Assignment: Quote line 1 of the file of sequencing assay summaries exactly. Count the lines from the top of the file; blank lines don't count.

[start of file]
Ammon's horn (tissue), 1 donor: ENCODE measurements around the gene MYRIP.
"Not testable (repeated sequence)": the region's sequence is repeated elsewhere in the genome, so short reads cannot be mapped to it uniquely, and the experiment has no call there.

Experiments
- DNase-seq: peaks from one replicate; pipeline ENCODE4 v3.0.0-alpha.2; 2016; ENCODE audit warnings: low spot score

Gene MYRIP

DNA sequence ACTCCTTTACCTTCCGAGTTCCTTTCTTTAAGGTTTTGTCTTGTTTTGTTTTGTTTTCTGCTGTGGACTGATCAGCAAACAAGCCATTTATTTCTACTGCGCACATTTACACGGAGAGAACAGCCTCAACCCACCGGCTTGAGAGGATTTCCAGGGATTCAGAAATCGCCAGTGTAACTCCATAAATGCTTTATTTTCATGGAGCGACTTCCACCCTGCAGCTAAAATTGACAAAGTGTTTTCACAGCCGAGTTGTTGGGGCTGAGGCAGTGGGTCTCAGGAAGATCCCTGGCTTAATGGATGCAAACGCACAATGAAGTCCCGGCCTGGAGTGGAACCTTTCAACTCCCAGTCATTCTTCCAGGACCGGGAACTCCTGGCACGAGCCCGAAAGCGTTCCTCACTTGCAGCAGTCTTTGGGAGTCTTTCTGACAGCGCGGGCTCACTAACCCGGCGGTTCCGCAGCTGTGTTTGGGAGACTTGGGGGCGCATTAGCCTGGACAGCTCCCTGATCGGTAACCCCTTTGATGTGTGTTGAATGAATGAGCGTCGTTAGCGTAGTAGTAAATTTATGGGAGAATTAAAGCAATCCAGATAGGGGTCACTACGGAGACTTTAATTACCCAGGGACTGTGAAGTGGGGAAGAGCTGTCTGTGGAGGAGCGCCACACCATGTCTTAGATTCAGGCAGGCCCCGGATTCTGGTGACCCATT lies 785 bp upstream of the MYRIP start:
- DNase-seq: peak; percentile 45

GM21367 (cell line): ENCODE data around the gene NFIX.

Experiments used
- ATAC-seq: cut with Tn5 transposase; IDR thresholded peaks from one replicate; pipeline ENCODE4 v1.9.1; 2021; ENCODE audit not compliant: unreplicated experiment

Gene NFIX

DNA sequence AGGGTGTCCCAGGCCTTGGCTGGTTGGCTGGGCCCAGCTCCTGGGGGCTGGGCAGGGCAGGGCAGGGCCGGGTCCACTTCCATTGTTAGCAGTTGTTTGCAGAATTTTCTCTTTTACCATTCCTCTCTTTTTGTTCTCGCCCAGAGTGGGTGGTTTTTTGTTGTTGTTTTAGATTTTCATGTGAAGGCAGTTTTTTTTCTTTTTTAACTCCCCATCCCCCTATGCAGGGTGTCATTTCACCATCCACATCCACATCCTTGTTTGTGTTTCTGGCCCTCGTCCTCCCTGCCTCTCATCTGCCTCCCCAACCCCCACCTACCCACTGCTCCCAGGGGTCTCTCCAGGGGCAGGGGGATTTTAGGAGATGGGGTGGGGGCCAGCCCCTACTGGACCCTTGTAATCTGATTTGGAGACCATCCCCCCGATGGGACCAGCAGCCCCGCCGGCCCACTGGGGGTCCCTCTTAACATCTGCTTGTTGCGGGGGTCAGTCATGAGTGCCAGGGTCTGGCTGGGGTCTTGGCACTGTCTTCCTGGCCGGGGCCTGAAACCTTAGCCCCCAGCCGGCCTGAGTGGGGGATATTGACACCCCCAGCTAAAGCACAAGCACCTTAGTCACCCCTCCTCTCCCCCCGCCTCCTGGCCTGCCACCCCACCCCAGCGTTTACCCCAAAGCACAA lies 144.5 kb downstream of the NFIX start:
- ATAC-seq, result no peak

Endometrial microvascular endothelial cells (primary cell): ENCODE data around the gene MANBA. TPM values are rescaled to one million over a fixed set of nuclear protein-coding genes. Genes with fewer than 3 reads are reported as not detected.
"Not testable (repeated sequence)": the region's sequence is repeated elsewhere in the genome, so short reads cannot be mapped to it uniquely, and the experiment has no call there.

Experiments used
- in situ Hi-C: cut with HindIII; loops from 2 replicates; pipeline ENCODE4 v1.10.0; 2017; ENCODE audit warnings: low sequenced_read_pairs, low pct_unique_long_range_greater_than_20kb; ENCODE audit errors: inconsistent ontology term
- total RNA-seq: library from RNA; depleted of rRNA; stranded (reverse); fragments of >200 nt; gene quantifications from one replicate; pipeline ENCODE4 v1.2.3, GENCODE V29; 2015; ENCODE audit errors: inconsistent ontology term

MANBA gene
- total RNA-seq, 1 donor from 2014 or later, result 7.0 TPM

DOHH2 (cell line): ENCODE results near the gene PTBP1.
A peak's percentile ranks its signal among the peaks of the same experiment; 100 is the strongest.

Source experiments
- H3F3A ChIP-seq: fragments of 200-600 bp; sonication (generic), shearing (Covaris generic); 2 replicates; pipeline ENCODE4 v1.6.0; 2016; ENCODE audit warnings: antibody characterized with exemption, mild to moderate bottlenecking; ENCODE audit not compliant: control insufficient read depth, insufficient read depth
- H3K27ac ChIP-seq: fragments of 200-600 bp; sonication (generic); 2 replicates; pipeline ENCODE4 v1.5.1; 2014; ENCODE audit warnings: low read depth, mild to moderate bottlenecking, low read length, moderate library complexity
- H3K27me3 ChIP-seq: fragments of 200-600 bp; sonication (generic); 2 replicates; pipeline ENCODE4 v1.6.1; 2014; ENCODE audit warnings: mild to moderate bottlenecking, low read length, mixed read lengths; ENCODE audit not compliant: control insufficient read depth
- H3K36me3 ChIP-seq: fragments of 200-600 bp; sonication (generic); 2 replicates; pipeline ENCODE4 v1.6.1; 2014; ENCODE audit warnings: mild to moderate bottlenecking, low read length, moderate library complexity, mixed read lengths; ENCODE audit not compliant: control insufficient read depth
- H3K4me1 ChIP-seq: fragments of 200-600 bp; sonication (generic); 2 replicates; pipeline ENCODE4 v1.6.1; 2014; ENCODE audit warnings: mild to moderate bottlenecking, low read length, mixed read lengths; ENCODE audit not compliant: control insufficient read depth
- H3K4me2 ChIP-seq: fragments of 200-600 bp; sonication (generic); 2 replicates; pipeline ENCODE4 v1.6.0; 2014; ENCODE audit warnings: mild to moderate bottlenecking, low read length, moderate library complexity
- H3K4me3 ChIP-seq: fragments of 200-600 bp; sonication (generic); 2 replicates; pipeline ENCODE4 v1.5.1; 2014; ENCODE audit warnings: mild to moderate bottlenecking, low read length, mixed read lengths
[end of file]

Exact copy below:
Ammon's horn (tissue), 1 donor: ENCODE measurements around the gene MYRIP.